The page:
The main objective of Mexico’s central bank, also known as Banxico, is to maintain inflation at low and stable levels (at or close to its target of 3%, the midpoint in a tolerance band of between 2% and 4%). To this end, the bank sets an appropriate level of interest rates. When inflation is too high, Banxico will attempt to tame it by raising interest rates, making it more expensive for households and businesses to borrow money, thus cooling demand and the overall economy. Higher interest rates are generally positive for the Mexican Peso (MXN) as they lead to higher yields, making the country a more attractive place for investors. On the contrary, lower interest rates tend to weaken MXN.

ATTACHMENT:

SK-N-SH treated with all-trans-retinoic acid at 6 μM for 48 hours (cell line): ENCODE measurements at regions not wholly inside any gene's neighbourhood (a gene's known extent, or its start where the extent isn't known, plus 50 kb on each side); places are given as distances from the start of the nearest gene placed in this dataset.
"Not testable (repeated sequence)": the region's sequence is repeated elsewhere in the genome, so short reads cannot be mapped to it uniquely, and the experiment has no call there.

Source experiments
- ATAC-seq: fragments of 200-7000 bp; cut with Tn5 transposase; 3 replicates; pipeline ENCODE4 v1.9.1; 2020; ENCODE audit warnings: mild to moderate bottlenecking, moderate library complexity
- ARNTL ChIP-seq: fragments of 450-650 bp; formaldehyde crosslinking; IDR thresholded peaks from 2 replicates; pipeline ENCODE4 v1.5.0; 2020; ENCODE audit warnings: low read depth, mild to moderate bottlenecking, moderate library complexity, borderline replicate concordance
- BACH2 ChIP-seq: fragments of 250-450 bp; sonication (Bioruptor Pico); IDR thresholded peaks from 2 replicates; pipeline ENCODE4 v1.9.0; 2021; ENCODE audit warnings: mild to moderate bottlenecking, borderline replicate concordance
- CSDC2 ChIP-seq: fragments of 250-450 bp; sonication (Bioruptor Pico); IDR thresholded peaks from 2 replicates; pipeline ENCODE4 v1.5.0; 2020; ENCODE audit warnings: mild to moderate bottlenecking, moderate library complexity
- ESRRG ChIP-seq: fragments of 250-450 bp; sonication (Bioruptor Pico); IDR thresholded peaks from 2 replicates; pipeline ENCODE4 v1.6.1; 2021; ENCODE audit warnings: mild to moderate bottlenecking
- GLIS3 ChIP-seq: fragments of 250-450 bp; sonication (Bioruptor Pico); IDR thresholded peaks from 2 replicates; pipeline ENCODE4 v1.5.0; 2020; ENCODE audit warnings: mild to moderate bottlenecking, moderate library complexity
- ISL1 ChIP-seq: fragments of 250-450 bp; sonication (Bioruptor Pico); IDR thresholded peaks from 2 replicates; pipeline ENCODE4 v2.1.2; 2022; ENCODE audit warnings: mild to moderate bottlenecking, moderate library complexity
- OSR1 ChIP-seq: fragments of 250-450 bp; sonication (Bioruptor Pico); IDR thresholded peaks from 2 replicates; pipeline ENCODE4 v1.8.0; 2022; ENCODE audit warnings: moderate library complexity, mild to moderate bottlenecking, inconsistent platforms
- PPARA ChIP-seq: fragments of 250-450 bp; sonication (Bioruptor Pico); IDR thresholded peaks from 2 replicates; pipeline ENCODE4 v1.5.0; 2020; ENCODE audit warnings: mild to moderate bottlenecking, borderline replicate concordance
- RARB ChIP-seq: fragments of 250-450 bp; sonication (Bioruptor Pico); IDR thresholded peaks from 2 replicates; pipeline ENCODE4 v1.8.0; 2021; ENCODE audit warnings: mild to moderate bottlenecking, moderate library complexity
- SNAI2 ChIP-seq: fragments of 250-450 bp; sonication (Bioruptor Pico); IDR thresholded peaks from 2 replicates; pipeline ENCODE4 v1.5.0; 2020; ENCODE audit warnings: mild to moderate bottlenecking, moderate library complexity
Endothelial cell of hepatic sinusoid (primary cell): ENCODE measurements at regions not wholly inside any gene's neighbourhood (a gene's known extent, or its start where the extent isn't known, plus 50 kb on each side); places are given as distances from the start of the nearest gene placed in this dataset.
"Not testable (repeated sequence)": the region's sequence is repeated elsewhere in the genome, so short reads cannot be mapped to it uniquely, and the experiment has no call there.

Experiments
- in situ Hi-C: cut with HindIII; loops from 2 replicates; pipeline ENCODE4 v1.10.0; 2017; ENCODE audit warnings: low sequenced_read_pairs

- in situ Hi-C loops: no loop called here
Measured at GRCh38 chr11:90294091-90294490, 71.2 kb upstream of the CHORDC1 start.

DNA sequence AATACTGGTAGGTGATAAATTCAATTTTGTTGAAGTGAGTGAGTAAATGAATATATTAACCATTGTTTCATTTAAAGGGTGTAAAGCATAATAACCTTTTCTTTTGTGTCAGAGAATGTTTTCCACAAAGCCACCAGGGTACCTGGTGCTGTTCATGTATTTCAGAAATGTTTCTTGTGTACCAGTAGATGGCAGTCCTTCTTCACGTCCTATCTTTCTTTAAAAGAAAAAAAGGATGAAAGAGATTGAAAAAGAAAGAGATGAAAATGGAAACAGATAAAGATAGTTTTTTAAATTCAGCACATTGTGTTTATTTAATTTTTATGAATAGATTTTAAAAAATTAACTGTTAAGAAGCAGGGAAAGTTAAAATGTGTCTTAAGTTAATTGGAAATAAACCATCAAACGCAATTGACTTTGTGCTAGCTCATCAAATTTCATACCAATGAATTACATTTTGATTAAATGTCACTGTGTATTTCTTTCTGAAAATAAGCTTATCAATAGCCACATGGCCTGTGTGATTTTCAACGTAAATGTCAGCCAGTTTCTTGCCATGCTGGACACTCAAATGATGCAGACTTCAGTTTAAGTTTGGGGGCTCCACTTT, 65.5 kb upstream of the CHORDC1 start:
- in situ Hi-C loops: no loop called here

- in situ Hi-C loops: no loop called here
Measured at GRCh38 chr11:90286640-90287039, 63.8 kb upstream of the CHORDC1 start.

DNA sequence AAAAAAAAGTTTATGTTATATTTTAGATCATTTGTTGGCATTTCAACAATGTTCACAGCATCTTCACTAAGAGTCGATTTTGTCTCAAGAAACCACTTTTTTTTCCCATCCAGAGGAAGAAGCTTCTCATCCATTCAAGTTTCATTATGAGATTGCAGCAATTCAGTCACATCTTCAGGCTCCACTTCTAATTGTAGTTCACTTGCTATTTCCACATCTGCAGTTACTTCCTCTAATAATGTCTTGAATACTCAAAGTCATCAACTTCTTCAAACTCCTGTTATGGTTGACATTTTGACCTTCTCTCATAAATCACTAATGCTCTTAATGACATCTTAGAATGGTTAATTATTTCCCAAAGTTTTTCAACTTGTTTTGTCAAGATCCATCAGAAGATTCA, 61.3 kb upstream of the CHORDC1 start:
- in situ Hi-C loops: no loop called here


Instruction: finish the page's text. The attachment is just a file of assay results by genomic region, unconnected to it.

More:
Macroeconomic data releases are key to assess the state of the economy and can have an impact on the Mexican Peso (MXN) valuation. A strong Mexican economy, based on high economic growth, low unemployment and high confidence is good for MXN. Not only does it attract more foreign investment but it may encourage the Bank of Mexico (Banxico) to increase interest rates, particularly if this strength comes together with elevated inflation. However, if economic data is weak, MXN is likely to depreciate.

As an emerging-market currency, the Mexican Peso (MXN) tends to strive during risk-on periods, or when investors perceive that broader market risks are low and thus are eager to engage with investments that carry a higher risk. Conversely, MXN tends to weaken at times of market turbulence or economic uncertainty as investors tend to sell higher-risk assets and flee to the more-stable safe havens.